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  • What types of applications have you used model checking for?
  • What model checking tool did you use?
  • How would you summarize your experience w/ the technique, specifically in evaluating its effectiveness in delivering higher quality software?

In the course of my studies, I had a chance to use Spin, and it aroused my curiosity as to how much actual model checking is going on and how much value are organizations getting out of it. In my work experience, I've worked on business applications, where there is (naturally) no consideration of applying formal verification to the logic. I'd really like to learn about SO folks model checking experience and thoughts on the subject. Will model checking ever become a more widely used developing practice that we should have in our toolkit?

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closed as primarily opinion-based by David Eisenstat, gnat, Dour High Arch, BlueMonkMN, EdChum Aug 17 at 19:34

Many good questions generate some degree of opinion based on expert experience, but answers to this question will tend to be almost entirely based on opinions, rather than facts, references, or specific expertise.If this question can be reworded to fit the rules in the help center, please edit the question.

5 Answers 5

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I just finished a class on model checking and the big tools we used were Spin and SMV. We ended up using them to check properties on common synchronization problems, and I found SMV just a little bit easier to use.

Although these tools were fun to use, I think they really shine when you combine them with something that dynamically enforces constraints on your program (so that it's a bit easier to verify 'useful' things about your program). We ended up taking the Spring WebFlow framework, which uses XML to write a state-machine like file that specifies which web pages can transition to which other ones, and using SMV to be able to perform verification on said applications (shameless plug here).

To answer your last question, I think model checking is definitely useful to have, but I lean more towards using unit testing as a technique that makes me feel comfortable about delivering my final product.

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We have used several model checkers in teaching, systems design, and systems development. Our toolbox includes SPIN, UPPAL, Java Pathfinder, PVS, and Bogor. Each has its strengths and weaknesses. All find problems with models that are simply impossible for human beings to discover. Their usability varies, though most are pushbutton automated.

When to use a model checker? I'd say any time you are describing a model that must have (or not have) particular properties and it is any larger than a handful of concepts. Anyone who thinks that they can describe and understand anything larger or more complex is fooling themselves.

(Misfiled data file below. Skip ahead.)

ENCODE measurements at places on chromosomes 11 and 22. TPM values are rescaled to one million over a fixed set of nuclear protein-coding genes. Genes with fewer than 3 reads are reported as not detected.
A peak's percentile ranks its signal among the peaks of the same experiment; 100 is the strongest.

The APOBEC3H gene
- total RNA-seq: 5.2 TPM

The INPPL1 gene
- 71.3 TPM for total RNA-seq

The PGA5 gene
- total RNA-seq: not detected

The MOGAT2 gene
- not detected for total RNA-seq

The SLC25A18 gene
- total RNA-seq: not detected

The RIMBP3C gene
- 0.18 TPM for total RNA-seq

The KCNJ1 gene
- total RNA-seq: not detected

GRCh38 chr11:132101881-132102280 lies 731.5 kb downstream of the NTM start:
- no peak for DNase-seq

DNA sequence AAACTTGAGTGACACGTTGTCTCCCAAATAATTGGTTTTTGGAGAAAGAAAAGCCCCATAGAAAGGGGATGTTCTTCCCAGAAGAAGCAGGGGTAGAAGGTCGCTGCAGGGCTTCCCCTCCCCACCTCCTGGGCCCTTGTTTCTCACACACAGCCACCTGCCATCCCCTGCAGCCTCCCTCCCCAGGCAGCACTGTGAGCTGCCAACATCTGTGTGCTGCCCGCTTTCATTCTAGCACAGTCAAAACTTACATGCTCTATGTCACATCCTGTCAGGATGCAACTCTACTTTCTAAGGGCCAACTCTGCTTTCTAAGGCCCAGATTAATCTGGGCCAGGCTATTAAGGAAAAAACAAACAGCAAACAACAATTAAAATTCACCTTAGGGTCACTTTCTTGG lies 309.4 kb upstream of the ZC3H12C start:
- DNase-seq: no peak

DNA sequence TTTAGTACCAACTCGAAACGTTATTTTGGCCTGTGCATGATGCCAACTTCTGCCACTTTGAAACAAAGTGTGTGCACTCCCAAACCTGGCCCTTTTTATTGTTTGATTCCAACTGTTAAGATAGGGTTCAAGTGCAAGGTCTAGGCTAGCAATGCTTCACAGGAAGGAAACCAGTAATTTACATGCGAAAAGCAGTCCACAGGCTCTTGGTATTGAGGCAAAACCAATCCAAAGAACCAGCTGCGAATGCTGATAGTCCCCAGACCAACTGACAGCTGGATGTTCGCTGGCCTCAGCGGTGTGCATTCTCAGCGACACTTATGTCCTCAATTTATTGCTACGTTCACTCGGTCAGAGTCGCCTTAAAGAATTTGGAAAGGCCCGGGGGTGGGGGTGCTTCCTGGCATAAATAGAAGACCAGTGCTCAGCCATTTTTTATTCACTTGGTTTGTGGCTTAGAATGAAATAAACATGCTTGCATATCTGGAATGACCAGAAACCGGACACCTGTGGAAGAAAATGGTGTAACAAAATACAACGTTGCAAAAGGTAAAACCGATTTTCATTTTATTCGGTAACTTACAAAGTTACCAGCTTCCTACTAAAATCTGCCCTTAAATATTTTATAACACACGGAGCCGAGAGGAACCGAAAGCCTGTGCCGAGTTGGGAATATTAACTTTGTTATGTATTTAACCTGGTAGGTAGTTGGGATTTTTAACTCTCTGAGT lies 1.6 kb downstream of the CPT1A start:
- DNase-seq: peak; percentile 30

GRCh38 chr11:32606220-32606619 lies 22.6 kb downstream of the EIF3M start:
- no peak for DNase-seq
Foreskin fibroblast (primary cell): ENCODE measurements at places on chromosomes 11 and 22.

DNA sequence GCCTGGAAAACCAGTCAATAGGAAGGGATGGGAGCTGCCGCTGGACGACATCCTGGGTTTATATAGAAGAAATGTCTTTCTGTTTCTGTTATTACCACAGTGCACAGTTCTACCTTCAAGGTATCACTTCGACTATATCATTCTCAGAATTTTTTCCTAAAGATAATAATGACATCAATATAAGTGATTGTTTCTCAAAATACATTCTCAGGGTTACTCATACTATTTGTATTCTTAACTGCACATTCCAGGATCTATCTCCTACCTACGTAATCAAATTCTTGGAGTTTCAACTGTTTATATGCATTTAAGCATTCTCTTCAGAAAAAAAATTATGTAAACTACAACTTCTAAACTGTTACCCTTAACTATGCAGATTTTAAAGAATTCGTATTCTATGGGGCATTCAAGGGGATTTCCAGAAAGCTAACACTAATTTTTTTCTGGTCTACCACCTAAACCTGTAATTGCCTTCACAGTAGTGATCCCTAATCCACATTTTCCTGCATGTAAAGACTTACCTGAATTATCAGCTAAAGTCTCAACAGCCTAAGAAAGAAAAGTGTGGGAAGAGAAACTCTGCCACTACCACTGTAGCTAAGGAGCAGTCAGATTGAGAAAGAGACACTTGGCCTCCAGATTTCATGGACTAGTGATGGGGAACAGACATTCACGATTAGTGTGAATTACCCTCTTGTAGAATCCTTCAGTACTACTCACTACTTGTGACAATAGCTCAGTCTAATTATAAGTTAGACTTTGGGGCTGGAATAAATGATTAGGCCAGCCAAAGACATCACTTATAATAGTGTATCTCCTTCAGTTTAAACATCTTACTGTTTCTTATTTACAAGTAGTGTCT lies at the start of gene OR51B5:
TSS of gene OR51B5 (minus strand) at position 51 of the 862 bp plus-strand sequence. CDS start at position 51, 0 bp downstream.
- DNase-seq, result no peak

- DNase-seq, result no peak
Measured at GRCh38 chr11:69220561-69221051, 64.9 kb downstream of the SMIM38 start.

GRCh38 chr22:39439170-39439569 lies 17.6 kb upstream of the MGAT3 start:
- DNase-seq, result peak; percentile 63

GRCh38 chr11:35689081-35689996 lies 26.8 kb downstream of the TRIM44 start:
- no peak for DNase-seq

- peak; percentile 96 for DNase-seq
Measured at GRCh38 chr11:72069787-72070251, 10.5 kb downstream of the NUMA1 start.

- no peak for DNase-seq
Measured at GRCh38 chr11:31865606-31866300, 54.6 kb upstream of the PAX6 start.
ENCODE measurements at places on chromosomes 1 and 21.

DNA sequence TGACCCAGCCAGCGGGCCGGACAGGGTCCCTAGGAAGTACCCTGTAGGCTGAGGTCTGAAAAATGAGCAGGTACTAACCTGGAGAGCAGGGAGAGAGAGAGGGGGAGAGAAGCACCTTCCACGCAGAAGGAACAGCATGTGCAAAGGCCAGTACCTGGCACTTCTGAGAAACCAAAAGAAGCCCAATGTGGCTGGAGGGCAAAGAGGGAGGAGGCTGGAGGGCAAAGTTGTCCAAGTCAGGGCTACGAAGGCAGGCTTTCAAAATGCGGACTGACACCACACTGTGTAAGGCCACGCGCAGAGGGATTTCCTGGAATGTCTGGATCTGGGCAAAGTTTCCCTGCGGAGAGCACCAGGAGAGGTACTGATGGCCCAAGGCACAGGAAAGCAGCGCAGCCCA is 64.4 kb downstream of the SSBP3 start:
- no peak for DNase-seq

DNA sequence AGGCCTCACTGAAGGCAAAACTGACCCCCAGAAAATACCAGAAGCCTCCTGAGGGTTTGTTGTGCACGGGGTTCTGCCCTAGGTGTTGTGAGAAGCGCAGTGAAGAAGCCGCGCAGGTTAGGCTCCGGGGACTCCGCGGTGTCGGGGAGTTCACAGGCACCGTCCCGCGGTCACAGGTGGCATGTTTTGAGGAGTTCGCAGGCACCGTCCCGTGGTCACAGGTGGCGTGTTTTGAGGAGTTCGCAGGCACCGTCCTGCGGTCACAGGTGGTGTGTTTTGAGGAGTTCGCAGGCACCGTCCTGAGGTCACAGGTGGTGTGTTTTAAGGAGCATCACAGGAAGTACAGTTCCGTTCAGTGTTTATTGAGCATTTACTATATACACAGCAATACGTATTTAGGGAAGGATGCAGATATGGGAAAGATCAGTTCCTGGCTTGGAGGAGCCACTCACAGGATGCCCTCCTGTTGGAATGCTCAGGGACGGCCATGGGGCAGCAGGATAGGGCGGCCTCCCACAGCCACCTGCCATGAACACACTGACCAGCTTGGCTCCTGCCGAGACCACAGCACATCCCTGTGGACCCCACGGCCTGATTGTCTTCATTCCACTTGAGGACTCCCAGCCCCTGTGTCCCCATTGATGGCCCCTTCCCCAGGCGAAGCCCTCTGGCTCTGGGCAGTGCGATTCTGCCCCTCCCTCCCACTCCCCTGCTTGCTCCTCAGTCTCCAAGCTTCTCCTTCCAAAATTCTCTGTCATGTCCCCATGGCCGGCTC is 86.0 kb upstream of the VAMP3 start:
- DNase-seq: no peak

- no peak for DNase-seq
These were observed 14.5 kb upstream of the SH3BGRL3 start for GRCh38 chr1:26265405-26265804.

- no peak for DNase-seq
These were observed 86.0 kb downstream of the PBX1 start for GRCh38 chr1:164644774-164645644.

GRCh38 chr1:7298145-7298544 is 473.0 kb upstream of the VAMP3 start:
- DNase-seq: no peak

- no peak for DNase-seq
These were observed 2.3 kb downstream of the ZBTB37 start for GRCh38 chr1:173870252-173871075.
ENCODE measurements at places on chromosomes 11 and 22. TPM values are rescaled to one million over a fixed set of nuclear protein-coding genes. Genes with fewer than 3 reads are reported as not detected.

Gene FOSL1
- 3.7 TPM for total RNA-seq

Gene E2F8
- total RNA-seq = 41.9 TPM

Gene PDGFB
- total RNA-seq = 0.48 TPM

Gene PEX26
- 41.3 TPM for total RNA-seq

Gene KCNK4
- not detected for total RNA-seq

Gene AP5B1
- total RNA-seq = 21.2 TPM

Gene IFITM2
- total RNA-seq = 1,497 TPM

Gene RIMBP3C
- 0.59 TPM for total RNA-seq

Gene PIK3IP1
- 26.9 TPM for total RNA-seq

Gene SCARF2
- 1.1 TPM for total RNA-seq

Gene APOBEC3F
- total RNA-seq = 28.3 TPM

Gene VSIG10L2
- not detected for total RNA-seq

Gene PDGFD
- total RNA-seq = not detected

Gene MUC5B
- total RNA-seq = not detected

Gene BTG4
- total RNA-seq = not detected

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What types of applications have you used model checking for?

We used the Java Path Finder model checker to verify some security (deadlock, race condition) and temporal properties (using Linear temporal logic to specify them). It supports classical assertions (like NotNull) on Java (bytecode) - it is for program model checking.

What model checking tool did you use?

We used Java Path Finder (for academic purposes). It's open source software developed by NASA initially.

How would you summarize your experience w/ the technique, specifically in evaluating its effectiveness in delivering higher quality software?

Program model checking has a major problem with state space explosion (memory & disk usage). But there are a wide variety of techniques to reduce the problems, to handle large artifacts, such as partial order reduction, abstraction, symmetry reduction, etc.

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I used SPIN to find a concurrency issue in PLC software. It found an unsuspected race condition that would have been very tough to find by inspection or testing.

By the way, is there a "SPIN for Dummies" book? I had to learn it out of "The SPIN Model Checker" book and various on-line tutorials.

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I would suggest Principles of the SPIN Model Checker as the closest to a "SPIN for Dummies" book. –  johntex Jul 16 '13 at 9:10

I've done some research on that subject during my time at the university, expanding the State Exploring Assembly Model Checker.

We used a virtual machine to walk each and every possible path/state of the program, using A* and some heuristic, depending on the kind of error (deadlock, I/O errors, ...)

It was inspired by Java Pathfinder and it worked with C++ code. (Everything GCC could compile)

But in our experiences this kind of technology will not be used in business applications soon, because of GUI related problems, the work necessary for creating an initial test environment and the enormous hardware requirements. (You need lots of RAM and disc space, because of the gigantic state space)

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